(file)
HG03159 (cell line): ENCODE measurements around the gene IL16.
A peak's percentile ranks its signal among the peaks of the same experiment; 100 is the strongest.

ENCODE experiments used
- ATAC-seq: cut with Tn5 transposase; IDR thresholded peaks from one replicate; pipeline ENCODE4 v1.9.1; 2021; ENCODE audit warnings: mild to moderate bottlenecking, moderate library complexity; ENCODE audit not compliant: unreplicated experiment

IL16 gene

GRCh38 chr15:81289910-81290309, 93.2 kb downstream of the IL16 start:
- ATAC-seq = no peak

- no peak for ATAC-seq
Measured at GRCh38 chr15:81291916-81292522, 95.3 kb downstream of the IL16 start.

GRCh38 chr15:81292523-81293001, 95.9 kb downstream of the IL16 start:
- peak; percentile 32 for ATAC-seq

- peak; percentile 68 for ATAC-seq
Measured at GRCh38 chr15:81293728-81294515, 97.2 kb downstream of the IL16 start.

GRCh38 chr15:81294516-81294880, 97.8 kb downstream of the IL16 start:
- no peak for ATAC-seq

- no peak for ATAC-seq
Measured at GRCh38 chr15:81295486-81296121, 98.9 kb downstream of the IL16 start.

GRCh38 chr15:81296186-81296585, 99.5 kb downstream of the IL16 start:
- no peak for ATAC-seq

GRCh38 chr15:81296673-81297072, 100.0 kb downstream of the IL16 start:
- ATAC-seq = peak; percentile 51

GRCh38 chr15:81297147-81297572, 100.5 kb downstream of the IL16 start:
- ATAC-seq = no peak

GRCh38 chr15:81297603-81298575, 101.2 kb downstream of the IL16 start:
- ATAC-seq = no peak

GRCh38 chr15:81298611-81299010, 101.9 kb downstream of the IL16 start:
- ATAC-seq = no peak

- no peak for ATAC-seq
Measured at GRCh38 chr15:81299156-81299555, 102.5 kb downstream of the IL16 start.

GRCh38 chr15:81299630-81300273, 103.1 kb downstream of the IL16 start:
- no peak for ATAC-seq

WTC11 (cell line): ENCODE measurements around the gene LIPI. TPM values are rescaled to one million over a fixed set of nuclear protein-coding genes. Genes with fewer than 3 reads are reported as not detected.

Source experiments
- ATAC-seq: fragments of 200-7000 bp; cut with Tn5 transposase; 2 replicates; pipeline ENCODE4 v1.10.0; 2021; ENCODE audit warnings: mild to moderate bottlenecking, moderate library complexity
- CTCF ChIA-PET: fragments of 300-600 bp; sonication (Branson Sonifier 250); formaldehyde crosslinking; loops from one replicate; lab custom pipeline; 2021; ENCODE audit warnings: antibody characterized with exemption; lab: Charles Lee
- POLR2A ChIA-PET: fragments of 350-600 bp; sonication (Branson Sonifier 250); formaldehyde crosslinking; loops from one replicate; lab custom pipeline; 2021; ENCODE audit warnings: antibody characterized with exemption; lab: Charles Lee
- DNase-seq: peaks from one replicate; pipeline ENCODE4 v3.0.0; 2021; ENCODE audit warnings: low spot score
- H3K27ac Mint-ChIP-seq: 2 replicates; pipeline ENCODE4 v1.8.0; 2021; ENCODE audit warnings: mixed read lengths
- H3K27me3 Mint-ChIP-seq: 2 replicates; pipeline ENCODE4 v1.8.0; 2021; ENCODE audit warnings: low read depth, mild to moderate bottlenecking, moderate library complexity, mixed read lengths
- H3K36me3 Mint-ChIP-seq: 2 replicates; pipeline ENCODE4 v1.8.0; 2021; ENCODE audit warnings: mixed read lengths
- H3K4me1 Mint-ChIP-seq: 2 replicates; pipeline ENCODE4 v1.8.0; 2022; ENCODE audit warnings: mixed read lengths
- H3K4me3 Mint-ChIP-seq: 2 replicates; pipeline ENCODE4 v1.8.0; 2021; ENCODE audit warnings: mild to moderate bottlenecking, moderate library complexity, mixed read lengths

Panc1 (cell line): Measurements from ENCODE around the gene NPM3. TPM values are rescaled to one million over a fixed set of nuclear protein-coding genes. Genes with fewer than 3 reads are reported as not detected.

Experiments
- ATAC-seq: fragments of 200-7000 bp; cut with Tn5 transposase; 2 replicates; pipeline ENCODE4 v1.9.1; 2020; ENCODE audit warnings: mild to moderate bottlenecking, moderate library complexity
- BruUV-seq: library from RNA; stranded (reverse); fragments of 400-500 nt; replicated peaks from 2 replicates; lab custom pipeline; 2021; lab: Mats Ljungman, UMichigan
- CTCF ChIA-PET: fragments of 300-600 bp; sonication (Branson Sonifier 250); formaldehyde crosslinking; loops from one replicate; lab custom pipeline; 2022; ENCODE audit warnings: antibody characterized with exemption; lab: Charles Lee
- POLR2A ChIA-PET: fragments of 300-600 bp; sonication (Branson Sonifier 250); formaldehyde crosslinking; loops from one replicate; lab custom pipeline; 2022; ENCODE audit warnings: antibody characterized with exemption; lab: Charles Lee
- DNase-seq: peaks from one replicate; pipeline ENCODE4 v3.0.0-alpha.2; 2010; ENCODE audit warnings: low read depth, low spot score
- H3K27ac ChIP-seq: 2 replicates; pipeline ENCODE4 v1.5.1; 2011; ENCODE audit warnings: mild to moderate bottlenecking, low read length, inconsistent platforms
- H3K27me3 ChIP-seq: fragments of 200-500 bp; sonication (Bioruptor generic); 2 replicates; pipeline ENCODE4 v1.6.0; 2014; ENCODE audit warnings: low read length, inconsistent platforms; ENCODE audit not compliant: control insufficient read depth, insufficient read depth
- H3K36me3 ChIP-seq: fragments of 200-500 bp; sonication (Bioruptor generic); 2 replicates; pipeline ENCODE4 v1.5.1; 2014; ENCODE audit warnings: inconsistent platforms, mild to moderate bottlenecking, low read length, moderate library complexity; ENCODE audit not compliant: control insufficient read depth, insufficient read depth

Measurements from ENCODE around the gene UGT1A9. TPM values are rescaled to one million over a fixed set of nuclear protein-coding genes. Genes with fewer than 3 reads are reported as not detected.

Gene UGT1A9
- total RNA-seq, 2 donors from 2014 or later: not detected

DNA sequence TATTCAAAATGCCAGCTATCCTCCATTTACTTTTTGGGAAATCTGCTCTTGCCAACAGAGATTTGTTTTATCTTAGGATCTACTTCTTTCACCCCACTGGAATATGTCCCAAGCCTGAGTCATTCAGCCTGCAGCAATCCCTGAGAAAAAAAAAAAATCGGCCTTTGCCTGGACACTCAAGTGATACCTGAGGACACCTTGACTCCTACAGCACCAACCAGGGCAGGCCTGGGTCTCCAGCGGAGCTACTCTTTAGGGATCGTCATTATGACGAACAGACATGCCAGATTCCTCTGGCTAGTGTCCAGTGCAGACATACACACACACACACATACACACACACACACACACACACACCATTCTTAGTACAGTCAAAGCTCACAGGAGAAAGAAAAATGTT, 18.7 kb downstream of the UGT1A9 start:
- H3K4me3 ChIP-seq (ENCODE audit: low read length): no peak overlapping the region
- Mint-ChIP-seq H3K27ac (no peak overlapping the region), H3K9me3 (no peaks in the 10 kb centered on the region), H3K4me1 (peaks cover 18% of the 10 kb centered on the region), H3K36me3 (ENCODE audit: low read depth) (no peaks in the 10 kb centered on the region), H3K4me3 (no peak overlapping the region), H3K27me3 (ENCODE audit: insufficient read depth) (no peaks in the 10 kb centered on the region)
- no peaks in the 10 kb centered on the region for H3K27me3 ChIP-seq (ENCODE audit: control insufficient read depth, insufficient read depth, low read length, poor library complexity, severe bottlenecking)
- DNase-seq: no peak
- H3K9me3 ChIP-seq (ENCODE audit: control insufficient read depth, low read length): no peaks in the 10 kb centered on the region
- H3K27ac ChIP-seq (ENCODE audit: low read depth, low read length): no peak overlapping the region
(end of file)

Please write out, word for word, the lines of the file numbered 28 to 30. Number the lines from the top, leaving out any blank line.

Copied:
- no peak for ATAC-seq
Measured at GRCh38 chr15:81299156-81299555, 102.5 kb downstream of the IL16 start.

GRCh38 chr15:81299630-81300273, 103.1 kb downstream of the IL16 start: